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15 of 16 people found the following review helpful By amyb25 on February 22, 2003
Format: Hardcover Verified Purchase
This is one of my favorite books to give to people who need a good laugh. Mr Cuppy writes with a very dry sense of humor, and knowing the intensity of his scholarship and research makes this all the more funny, because it's true! Don't miss the footnotes; they're the best part of this book.
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15 of 17 people found the following review helpful By "jrdelirio-che" on February 15, 2001
Format: Paperback
In this and his various other books, Will Cuoppy he does a dead-on takeoff on what passed for "popular" history and science writing in his time. "The Decline and Fall..." is his masterpiece, a posthumously-published work on the failings and peculiarities of the famous and infamous in history. This is laugh-out-loud humor for the educated. This book is totally irreverent towards everything but the truth -- and even though it was written in the 1940s, it remains fresh and timely: Cuppy does not show us the builders of Western Civilization as heroes nor as villains, but as people who got into some very funny stuff (in all senses of the word). As soon as I discovered Cuppy I knew I had to get as much of his material as I could get my hands on -- and he has never disappointed me. Brainy and funny, this is an author deserving of being much better known.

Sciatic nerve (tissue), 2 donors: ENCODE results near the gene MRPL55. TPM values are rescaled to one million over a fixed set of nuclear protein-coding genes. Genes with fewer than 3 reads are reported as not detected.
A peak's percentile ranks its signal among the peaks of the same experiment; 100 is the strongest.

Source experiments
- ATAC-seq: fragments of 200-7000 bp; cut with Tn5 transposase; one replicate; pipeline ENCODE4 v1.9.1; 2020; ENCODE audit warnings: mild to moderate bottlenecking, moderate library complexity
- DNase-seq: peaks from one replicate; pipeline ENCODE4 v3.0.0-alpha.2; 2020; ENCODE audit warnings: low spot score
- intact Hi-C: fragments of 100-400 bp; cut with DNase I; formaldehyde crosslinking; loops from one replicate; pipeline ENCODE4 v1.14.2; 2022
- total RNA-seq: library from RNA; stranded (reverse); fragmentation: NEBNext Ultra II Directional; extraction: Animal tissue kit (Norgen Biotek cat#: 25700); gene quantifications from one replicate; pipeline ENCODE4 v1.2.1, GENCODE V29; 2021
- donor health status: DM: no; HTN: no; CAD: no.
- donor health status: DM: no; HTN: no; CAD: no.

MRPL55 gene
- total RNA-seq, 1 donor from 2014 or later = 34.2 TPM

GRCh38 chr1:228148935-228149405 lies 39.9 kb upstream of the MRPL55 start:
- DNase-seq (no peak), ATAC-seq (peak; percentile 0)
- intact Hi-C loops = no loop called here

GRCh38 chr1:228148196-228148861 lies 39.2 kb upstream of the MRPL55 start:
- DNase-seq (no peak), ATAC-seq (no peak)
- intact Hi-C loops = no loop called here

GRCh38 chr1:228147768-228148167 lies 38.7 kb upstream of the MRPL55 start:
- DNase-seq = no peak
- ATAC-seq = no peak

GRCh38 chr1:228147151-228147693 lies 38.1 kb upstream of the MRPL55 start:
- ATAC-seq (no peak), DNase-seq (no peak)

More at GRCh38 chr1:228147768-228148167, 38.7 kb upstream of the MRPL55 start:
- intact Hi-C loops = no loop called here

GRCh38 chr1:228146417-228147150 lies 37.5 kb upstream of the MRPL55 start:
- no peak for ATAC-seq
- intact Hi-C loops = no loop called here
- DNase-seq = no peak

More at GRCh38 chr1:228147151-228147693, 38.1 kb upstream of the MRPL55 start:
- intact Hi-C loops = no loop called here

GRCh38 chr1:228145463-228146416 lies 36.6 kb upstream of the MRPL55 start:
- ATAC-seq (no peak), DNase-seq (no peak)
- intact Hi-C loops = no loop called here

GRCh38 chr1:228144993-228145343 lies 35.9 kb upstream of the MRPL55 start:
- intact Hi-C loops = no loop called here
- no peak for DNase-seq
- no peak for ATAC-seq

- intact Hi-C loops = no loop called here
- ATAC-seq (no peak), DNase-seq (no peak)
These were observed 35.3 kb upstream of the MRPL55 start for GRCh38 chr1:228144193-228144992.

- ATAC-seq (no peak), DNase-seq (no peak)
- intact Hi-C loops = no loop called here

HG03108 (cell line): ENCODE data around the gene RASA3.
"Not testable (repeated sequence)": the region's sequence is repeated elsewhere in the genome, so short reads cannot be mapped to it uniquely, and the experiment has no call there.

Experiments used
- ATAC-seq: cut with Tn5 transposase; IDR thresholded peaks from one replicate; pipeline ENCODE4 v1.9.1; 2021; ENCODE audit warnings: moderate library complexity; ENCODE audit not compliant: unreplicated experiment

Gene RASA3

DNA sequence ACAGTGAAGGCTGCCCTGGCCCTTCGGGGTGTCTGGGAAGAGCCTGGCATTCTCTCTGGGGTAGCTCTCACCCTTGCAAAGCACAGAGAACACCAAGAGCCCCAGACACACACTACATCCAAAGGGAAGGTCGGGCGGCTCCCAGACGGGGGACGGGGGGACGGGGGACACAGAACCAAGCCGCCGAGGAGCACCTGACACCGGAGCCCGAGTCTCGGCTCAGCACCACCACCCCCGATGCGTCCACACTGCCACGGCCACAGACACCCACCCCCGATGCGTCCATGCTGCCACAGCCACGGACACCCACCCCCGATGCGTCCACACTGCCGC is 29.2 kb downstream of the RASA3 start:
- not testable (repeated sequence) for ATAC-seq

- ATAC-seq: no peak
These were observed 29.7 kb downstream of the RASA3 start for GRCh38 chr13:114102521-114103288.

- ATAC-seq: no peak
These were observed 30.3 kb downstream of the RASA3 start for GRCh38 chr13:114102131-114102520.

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8 of 8 people found the following review helpful By wurmwife@aol.com on December 3, 1999
Format: Paperback
The Decline and Fall of Practically Everybody is a work of genius. Will Cuppy masterfully combines historical fact with his irreverent observations of various personages. Here are Cleopatra, King James, and Lucrezia Borgia as you've never seen them before, just to name a few. Not only will you burst your seams laughing, but you'll even learn something!
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8 of 8 people found the following review helpful By Frank Dorsey on May 11, 2001
Format: Paperback
I have bought this book numerous times and given it away. It is the most entertaining and arguably truthful history books I've read. It manages to make historical icons accessible and human. It is also painfully funny. It's too bad Will Cuppy couldn't have written more.